return [&](const T & new_ = defval_) { ... } 

But alas no can do:

error C2587: 'defval_': illegal use of local variable as default parameter

Oh? That is a bit of a surprise.  We quickly “Google out” for some advice but it seems nothing works. Time passes by.  Fine. Is this really a problem?

Well yes, it is. If we pass the pointer we need to guarantee it points into the meaningful value. This line is especially troublesome:

default_value = *new_;

We make two big assumptions here: first that de-referencing will produce a meaningful value of type T, and second that operator “=” exists and can take the right-hand side as we wish it to.

Hmm. Not entirely sure here. Should we try hard and pull some latest modern C++ tricks here? C++17 guides? Or some yet undiscovered nugget from the std lib.

And yes we also have noticed this solution does not work as we expect it to. It simply does not return the default value on the first call? Hm. Hm.

Working option Two

I am not an omnipotent C++ guru but let me jump in now and help our bright but somewhat unfortunate programmer and help provide a C++17 solution. With errors in logic removed too.

As before we will stay with the idea of function template returning a lambda. So what do we do to make this behave as we want it to?

On the first call, we execute the lambda and return it. Thus on the second and all the other calls, it will be used with a proper def value from the first call. You know: if we try simply  T new_ = defval_  that will not compile.

The elegant  (C++17) way around, is to use std::optional

(NOTE: lambda bellow requires T to be a movable type so if T is your class it better be movable)

Yes, this is a real modern C++17. std::optional<> and a such. And it works too.  So what could be possibly wrong with it?

The reality bites. It is very likely:

  • Your team/company is still on C++11, or is it C++03?
    • std::optional requires (at least) C++17
  • To your team, this code is pretty hard to understand
    • yes this is clever but definitely on the edge of “stunt”
  • To maintain or expand this code  authors presence is required
  • Here insert your favourite show stopper  …

What should we do? We should stop here and think. How would we actually implement this if we focus on the requirements instead of the latest features possible with the programming language we use. After all, if something is in there, in modern C++, that does not mean we have to use it.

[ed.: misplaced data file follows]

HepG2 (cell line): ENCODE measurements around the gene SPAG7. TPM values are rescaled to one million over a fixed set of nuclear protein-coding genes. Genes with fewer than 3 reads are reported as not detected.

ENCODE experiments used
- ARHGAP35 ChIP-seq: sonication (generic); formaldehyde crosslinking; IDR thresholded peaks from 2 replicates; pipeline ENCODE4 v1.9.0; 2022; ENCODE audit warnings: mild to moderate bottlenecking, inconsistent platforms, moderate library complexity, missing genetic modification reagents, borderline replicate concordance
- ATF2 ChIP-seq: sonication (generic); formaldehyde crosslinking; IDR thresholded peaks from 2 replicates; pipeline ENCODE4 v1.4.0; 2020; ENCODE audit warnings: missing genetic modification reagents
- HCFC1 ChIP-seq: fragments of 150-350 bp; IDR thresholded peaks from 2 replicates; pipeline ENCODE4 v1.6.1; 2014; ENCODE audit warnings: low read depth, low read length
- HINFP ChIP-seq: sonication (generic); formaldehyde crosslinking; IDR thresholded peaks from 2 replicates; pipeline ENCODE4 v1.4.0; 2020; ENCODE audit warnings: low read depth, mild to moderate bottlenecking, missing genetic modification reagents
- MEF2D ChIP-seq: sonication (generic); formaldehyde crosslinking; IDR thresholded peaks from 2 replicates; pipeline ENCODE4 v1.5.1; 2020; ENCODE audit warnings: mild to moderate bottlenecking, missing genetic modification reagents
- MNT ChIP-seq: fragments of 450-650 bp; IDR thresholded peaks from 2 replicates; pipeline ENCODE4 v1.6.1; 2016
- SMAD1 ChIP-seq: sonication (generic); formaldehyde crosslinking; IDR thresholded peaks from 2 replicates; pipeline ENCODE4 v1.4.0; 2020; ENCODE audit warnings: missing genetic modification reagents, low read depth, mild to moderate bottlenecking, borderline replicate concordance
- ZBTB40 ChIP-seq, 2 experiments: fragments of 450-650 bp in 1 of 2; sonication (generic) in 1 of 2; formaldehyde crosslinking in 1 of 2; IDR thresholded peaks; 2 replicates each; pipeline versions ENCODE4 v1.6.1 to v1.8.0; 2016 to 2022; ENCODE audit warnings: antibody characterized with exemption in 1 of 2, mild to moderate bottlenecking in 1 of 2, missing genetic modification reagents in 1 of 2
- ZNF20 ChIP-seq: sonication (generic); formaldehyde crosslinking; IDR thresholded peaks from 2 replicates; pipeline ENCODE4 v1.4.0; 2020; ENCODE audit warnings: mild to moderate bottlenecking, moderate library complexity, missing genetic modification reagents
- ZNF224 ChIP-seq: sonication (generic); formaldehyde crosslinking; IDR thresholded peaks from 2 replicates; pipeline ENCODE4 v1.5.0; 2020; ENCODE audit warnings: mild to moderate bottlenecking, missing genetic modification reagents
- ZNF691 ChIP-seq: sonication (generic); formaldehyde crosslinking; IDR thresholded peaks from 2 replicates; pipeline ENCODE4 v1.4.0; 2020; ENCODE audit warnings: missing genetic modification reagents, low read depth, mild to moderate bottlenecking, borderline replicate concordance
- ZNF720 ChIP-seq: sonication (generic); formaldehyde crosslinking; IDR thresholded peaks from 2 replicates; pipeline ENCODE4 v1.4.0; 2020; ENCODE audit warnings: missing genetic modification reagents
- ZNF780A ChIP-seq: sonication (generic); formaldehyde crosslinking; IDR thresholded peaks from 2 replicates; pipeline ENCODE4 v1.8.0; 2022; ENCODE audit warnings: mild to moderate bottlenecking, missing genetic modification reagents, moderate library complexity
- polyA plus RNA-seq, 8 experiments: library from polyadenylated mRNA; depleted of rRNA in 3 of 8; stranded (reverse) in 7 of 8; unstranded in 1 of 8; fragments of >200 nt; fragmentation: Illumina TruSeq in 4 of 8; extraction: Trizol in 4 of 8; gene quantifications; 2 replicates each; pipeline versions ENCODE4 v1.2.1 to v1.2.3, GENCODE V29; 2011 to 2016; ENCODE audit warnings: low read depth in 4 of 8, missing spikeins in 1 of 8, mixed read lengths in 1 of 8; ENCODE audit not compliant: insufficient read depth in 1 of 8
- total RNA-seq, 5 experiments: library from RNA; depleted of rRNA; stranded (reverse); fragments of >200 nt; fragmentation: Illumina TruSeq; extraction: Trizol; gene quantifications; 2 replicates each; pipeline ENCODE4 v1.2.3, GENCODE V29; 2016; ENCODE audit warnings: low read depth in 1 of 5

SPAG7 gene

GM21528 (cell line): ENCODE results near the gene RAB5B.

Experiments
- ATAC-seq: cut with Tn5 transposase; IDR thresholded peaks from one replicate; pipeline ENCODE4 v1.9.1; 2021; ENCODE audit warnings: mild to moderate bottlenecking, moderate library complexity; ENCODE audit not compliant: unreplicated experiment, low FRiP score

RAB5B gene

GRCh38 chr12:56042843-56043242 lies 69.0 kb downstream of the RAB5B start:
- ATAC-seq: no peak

Imperative (in case you forgot) is to solve the requirements. In a feasible manner.

[nextpage title=”Option Three”]

Sobering time.

Cold head.  May I remind you we all know very well about the good old Function Object aka “Functor”?

So let’s do a proverbial step back and use what we already know. Bellow is a very bland looking very traditional C++ solution.  I am not sure but perhaps even the C++98 compiler could produce a decent byte code from this?

Testing begins here

I think this is one sober solution indeed. And working too. Usage seems simple and with no surprises.

Also, the default argument issue is solved in the C++ way. Modern or not. By using () operator overload, on the class.

What also is delivered is correct behaviour in case of const required.  Code above is documented. And easy to maintain, expand or do whatever might be required down the line.

[nextpage title=”User Manual”]

Due to popular demand

Here is a short user manual on how to use "dbj  defval" Option 2.2 and Option 3.

First please recall the top of this article. We are using GDI+ to add some dose of reality to these usage examples. And the dose of legacy code issues.

How to use Option 2.2

Declared by me as “probably a stunt” but of course, perfectly usable.

You declare and define inside some namespace the global instances; after which callers from possible separate threads can use. Or change. I am sure you know how to make that “resilient in the presence of threads”.

How to use Option 3

note: c++ anonymous namespaces make variables inside them have internal linkage. I very rarely use them. Please do use named name space’s around these examples.

You declare and define  dbj::holder<> instances as (c++17) inline globals. Then every caller from some thread uses them.  Please keep in mind calls above could be scattered across a few threads, but that would make the code longer and will obfuscate the usage pattern.

I hope you find this post useful and not difficult to grasp. Of course, there are many other solutions but the message is one:

Simplicity rules


So little C++ so much good!
So little C++ so much good!